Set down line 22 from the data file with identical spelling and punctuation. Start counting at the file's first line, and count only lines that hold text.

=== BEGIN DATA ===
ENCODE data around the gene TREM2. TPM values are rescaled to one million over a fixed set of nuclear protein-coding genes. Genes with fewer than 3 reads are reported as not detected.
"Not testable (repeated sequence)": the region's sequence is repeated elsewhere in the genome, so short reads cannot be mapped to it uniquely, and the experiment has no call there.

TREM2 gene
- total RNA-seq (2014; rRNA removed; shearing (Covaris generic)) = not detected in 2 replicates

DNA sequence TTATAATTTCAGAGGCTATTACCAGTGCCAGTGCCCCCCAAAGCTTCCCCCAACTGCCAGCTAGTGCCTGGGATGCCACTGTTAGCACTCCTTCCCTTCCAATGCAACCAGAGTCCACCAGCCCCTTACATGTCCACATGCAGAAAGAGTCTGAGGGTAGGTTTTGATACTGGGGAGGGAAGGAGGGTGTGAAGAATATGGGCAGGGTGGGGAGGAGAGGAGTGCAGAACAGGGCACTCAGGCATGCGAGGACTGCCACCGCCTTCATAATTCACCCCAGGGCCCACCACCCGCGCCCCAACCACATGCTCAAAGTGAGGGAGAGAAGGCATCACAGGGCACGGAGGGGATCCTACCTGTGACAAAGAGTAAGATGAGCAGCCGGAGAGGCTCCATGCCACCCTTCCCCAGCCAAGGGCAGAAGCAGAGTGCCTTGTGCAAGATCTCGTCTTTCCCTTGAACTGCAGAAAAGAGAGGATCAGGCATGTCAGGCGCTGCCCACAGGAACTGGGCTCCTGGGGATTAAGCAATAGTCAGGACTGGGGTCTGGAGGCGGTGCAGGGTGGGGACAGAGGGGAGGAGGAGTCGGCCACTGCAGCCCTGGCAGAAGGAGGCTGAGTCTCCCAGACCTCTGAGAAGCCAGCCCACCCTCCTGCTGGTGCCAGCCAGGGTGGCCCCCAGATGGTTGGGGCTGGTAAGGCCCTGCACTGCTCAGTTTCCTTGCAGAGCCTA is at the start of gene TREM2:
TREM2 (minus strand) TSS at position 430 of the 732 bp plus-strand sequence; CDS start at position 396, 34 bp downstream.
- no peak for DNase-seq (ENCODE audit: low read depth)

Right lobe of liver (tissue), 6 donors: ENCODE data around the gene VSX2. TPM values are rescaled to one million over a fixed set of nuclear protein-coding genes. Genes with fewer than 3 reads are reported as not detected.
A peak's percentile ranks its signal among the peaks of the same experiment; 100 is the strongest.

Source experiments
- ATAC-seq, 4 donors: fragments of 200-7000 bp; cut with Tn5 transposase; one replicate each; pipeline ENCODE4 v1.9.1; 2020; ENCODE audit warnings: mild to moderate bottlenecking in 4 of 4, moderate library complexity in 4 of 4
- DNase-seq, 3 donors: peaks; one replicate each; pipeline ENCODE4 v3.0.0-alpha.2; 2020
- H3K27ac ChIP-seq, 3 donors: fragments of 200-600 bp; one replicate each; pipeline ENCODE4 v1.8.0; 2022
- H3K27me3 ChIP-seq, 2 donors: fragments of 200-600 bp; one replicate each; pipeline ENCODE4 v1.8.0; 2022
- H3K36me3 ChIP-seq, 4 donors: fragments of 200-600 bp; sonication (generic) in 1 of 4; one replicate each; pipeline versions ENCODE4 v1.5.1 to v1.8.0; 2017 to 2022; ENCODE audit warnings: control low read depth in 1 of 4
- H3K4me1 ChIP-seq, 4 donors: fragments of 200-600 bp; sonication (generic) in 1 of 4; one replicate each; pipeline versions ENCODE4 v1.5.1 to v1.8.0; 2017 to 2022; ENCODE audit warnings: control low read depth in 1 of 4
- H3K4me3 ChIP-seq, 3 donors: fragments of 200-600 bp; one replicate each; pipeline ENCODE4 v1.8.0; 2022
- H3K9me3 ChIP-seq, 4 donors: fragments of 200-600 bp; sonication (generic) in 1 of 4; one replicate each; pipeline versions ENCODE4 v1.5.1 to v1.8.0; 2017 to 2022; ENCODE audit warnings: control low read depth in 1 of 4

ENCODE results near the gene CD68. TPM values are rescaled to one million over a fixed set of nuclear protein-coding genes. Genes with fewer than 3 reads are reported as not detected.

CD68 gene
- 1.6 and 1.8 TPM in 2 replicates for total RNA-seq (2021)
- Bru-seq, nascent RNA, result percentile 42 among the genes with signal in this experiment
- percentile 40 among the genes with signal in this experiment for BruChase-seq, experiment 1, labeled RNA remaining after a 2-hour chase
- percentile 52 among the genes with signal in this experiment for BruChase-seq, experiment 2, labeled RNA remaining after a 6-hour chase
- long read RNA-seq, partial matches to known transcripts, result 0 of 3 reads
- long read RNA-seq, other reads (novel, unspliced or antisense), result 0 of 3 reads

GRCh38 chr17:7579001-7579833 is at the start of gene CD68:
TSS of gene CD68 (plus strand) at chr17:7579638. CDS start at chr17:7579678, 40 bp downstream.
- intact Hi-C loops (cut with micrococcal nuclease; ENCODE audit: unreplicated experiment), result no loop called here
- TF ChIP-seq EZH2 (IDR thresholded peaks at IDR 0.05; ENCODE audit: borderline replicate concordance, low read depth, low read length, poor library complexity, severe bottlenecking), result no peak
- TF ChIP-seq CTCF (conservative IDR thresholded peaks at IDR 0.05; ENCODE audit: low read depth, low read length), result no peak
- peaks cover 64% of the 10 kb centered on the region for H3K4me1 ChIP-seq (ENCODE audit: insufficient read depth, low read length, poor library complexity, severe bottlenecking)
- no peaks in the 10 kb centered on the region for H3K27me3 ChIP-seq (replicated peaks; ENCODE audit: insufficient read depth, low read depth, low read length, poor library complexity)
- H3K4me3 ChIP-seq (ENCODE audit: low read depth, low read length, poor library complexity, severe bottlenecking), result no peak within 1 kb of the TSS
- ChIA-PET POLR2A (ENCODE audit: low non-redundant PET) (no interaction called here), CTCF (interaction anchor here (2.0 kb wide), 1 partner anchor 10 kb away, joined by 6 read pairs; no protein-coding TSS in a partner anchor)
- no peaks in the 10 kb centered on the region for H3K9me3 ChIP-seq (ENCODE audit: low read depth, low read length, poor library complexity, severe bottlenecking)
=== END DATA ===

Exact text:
- Bru-seq, nascent RNA, result percentile 42 among the genes with signal in this experiment